Historically speaking, the structure of client/advisor communications hasn’t changed much. For a great deal of time, the two primary components that went into building and maintaining this relationship were face-to-face meetings and phone calls. Some forward-thinking advisors wrote, printed, and mailed newsletters but this process was often clunky, time-consuming, and had little measurable ROI. Other advisors have dabbled in annual get-togethers or luncheons with clients. But for the most part, advisor/client relationships were maintained primarily through formal, annual face-to-face meetings.
However, in recent years many of the foundational tactics used by advisors to build and maintain client relationships have changed. In today’s world, annual reviews with infrequent phone check-ins are not enough to win and retain clients. Advisors are beginning to notice this change and starting to follow suit by adapting their communication style to modern preferences.
Several factors have lead to an increasingly urgent need for advisors to rethink their strategy around client communications. Some of those factors include:
The financial services industry is increasingly competitive. Advisors who fail to differentiate themselves in their client communications lose an opportunity reinforce their value proposition with clients.
Advisors without a personal, consistent approach to client communications often struggle to form strong relationships with their clients’ spouses and adult-age children.
In the face of increased low-cost investment options and tech-charged competitors, advisors must use a proactive client communications strategy as a key competitive advantage.
When markets are volatile, a track record of consistent, proactive client communications becomes invaluable for driving client confidence.
Communication strategies and preference have evolved over time. People nowadays are used to (and expect) more open, flexible communication channels. The phone calls and face-to-face meetings that were once sufficient do not meet the demands of today’s consumer.
Ultimately, a strategic approach to client communications is essential for client satisfaction, retention, and referrals.
Throughout the rest of this guide we’ll help you unpack how to construct an effective client communications strategy. You’ll learn:
How to pick the right goals for your communications strategy
The different types of communication channels you can use in your strategy
Which communication channels and what communication frequency are best for building strong relationships with clients
How to build a client communications plan
Tips on implementing your new communications strategy
Setting Goals for Your Communication Strategy
Before you delve into creating and documenting a communications strategy, it’s important to take a step back and first consider what are your goals for the strategy. For some advisors this might be to simply strengthen the already solid relationships they have with clients. For others, it may be to set clear expectations around the frequency and level of communications their clients will have access to throughout the duration of the client–advisor relationship. And for others, their goal might be to build client loyalty, bolster their reputation, and collect more referrals. Some ideas for goals include:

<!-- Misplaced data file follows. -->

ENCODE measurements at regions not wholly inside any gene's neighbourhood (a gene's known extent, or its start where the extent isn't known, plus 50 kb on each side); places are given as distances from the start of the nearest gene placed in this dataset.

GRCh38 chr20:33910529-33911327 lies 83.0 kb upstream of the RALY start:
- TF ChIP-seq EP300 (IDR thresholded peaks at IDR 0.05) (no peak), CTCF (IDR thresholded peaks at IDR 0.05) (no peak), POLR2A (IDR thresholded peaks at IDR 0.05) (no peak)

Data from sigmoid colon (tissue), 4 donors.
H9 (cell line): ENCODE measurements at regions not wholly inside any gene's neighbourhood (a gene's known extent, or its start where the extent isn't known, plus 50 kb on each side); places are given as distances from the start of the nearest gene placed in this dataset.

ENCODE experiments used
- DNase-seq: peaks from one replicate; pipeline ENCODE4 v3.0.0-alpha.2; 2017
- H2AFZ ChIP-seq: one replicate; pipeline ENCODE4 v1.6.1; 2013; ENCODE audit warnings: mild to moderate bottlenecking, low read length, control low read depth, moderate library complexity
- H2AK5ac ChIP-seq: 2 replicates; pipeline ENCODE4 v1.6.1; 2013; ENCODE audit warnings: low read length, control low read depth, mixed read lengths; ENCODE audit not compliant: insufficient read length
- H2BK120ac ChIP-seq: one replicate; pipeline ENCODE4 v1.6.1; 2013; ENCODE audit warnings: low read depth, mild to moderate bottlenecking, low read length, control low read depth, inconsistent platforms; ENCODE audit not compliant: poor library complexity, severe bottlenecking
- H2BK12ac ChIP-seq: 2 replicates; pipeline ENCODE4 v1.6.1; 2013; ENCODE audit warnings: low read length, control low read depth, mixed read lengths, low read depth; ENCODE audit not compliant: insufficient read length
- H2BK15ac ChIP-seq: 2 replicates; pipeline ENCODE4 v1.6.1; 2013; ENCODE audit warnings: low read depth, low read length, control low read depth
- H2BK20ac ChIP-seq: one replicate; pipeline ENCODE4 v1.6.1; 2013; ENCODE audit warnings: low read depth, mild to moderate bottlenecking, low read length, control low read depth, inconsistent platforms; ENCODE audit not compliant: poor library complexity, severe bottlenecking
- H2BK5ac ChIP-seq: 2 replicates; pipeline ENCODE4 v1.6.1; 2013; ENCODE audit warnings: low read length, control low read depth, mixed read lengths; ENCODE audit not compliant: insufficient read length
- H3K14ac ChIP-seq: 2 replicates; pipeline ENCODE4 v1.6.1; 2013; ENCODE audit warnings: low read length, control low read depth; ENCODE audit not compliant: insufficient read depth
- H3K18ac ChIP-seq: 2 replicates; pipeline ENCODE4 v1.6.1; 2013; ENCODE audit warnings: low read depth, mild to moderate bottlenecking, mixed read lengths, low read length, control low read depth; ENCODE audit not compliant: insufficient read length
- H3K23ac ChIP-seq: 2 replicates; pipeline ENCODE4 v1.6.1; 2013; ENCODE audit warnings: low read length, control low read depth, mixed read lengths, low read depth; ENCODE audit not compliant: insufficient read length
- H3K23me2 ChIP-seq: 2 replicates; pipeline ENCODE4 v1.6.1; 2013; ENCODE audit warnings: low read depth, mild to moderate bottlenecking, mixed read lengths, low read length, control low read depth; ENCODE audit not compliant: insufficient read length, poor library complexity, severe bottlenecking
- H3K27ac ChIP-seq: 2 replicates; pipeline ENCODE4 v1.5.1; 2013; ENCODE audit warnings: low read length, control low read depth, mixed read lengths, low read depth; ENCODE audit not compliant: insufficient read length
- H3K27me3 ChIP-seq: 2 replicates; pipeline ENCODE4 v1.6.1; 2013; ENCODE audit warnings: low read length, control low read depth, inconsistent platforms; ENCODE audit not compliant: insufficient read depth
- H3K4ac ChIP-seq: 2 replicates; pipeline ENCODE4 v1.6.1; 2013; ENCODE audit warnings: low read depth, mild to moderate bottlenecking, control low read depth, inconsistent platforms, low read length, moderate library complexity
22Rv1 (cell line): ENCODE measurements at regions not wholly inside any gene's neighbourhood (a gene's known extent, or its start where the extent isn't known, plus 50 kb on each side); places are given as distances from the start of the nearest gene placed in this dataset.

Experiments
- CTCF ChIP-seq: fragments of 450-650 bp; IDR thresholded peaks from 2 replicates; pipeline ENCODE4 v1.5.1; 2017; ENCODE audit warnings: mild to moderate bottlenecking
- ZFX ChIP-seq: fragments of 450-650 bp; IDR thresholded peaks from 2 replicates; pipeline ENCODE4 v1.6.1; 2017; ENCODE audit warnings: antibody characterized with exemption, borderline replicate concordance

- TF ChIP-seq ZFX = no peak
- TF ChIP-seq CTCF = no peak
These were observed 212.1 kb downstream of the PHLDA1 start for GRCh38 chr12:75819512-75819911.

Strengthen relationships with current clients
Increase your firm’s brand reputation & awareness
Set clear expectations with clients
Attract new clients
Aim to hone in on one or two central goals for your communications strategy. These goals may evolve and change over time; early focus on one or two goals will help you be able to more easily drive results.
Picking Your Communication Channels
There are more potential channels you can use to connect with clients now than ever before.The good news is all of these channels boil down to two different types: one-to-one or one-to-many. One-to-one communications are personal touchpoints with clients. One-to-many communications are communications made at scale. Consider using a medley of one-to-one and one-to-many tactics in your communications approach to best achieve your goals.
Some one-to-one communication channels to consider when building your strategy:
Formal in-person meetings (one-to-one)
Informal in-person meetings (one-to-one)
Emails (one-to-one personal email)
Video meeting (one-to-one)
Snail mail (one-to-one personal note)
Some one-to-many communication channels to consider when building your strategy:
Event marketing (one-to-many)
Email marketing like email newsletters, promotions, etc. (one-to-many)
Social media (one-to-many)
Snail mail (one-to-many generic note)
Emails (one-to-many mass email)
Studies show that no one channel is necessarily superior to others, but it’s important to remember that each age demographic has unique communication preferences. Baby Boomers prefer formal in-person meetings while Gen Y is more fond of informal meetings just to catch up. Also important to keep in mind that different channels have different compliance requirements. There are a number of great technologies you can use to make this easy to manage.